FDA Steps Up Tobacco Enforcement
November 11, 2011

FDA Steps Up Tobacco Enforcement

In an effort to curb underage smoking, the Food and Drug Administration (FDA) has conducted a sting operation to locate retailers who illegally sell tobacco to minors. The FDA made 27,500 inspections nationwide and found only 1,200 retailers who needed warning letters for allowing the sales to underage individuals.

Ann Simoneau, Director of compliance and enforcement for FDA´s Center for Tobacco Products told Convenience Store News, “The fact that youths can walk into 1,200 retail locations and buy tobacco products is 1,200 too many.”

The retailers were found to be in violation of the Family Smoking Prevention and Tobacco Control Act, signed into law by President Obama in June 2009. The law gives the FDA authority to regulate tobacco products in order to prevent use by underage youths and reduce the impact on public health.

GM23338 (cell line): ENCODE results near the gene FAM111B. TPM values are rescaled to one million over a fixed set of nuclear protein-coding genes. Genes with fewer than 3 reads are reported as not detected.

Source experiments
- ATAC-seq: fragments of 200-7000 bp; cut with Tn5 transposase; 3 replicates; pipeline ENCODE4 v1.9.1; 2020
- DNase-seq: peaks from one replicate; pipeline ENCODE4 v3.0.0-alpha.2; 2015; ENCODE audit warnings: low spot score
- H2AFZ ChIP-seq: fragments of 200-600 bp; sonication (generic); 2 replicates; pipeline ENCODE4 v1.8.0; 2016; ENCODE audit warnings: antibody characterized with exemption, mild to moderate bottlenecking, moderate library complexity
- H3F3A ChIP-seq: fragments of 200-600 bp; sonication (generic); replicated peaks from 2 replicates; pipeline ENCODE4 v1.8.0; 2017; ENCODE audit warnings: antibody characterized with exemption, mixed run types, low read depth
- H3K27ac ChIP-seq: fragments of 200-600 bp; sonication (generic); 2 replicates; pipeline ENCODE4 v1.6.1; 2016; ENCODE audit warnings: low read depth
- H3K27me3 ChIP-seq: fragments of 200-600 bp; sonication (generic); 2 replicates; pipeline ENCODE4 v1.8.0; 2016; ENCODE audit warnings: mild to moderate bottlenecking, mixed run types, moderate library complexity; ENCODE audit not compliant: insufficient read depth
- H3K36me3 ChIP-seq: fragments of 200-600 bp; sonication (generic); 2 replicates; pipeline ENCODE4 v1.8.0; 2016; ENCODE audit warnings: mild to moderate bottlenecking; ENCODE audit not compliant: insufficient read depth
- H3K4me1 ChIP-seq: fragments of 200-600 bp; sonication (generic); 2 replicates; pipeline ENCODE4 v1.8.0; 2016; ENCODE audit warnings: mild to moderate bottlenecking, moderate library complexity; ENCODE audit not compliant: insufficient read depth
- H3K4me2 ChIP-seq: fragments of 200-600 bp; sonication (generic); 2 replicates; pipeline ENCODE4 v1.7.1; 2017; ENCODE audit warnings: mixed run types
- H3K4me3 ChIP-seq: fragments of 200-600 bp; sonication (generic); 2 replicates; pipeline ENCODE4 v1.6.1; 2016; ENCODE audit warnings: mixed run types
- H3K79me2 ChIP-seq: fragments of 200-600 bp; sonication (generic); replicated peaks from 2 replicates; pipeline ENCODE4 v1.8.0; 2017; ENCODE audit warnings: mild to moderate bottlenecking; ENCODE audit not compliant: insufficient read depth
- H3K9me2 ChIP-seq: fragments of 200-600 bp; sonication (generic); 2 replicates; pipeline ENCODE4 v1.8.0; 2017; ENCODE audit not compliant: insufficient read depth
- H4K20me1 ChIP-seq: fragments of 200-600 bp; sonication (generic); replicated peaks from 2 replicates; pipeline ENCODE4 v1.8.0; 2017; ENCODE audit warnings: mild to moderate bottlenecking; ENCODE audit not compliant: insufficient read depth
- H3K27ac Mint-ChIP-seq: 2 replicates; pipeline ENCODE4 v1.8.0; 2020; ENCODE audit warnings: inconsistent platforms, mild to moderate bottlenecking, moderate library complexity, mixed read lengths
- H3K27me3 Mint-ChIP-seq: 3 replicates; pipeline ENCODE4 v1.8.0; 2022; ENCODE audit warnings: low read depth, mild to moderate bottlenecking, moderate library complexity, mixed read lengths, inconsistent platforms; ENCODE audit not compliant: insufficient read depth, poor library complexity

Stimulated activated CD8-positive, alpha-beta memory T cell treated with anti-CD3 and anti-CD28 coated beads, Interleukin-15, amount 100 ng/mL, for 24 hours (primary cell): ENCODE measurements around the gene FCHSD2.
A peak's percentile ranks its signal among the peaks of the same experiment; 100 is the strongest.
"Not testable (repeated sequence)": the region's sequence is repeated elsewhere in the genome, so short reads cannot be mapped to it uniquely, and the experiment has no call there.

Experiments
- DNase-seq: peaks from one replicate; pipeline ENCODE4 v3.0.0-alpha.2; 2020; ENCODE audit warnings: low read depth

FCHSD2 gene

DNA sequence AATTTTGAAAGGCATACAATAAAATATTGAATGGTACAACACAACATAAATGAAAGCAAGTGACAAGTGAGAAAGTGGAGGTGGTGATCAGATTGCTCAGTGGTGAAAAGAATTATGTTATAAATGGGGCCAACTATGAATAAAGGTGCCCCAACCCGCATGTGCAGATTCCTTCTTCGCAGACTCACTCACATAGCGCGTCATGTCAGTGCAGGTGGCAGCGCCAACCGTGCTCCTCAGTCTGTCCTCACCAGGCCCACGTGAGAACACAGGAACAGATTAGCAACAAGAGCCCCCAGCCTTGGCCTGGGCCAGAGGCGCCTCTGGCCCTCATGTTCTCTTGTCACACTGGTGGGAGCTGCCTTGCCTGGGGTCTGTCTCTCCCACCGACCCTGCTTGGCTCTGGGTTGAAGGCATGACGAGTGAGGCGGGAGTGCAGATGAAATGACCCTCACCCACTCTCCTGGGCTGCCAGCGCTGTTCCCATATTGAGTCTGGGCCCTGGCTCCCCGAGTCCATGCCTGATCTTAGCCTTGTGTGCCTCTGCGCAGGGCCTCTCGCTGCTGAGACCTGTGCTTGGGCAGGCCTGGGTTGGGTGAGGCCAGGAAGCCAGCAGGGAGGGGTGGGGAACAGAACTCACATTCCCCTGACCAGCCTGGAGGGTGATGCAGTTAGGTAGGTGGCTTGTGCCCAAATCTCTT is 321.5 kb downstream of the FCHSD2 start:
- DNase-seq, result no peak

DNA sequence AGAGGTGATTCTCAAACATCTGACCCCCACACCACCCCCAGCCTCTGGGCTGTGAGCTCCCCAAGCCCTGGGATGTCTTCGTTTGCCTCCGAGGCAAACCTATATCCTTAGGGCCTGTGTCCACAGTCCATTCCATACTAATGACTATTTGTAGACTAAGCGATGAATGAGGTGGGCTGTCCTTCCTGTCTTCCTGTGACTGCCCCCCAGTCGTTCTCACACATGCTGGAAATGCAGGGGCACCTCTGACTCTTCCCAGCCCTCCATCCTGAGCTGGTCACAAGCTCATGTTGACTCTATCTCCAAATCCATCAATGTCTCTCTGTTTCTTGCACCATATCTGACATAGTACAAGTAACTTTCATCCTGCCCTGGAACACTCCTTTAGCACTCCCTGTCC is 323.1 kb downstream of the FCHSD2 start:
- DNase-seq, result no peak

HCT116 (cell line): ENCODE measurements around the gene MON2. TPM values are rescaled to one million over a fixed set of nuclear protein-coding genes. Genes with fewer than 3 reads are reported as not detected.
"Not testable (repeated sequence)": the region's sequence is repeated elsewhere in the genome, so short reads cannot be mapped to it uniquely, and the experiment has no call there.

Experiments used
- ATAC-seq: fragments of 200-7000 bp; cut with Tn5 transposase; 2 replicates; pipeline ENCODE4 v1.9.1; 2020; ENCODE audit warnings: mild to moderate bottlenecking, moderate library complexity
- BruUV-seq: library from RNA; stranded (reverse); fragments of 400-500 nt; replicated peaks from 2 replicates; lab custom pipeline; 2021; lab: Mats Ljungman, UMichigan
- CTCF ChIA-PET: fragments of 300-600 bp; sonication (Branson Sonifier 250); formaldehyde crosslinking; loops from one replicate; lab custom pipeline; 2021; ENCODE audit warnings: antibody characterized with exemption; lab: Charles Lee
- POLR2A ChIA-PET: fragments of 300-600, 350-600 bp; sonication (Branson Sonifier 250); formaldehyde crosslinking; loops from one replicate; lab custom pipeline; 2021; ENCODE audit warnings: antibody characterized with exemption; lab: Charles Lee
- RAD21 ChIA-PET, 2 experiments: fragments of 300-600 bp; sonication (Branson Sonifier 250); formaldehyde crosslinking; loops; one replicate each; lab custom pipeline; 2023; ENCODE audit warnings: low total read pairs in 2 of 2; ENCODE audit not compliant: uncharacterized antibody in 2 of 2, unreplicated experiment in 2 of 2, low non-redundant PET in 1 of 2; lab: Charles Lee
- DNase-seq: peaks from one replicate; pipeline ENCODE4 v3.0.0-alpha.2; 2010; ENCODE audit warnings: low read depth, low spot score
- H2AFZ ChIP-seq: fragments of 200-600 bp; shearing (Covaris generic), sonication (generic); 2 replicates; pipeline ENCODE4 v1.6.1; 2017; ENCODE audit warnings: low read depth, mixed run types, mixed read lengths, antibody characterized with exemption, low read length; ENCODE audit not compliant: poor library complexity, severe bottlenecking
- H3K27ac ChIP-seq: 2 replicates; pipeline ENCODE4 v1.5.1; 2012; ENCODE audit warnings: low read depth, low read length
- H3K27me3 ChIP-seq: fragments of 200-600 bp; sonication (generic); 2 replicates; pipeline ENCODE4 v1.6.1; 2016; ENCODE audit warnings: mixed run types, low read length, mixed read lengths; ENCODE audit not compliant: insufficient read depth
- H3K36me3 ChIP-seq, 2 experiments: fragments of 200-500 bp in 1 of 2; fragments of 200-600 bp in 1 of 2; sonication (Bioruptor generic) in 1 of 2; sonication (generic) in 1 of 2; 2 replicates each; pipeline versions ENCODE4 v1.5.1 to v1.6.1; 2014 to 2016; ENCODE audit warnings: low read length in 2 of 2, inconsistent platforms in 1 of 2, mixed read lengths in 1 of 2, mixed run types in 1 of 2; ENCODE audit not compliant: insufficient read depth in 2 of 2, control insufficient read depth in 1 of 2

The law also gives the FDA the authority to contract with states to conduct compliance inspections of tobacco retail locations. This year the FDA awarded the inspection contracts to 38 states at a cost of $24 million creating at least 266 jobs, according to Convenience Store News.

According to the FDA, retailers were in violation of compliance requirements that relate to age and ID verification, labeling and advertising of smokeless tobacco products, restrictions on the sale of single cigarettes, ban on certain candy-flavored cigarettes, and prohibited self service displays and vending machines.


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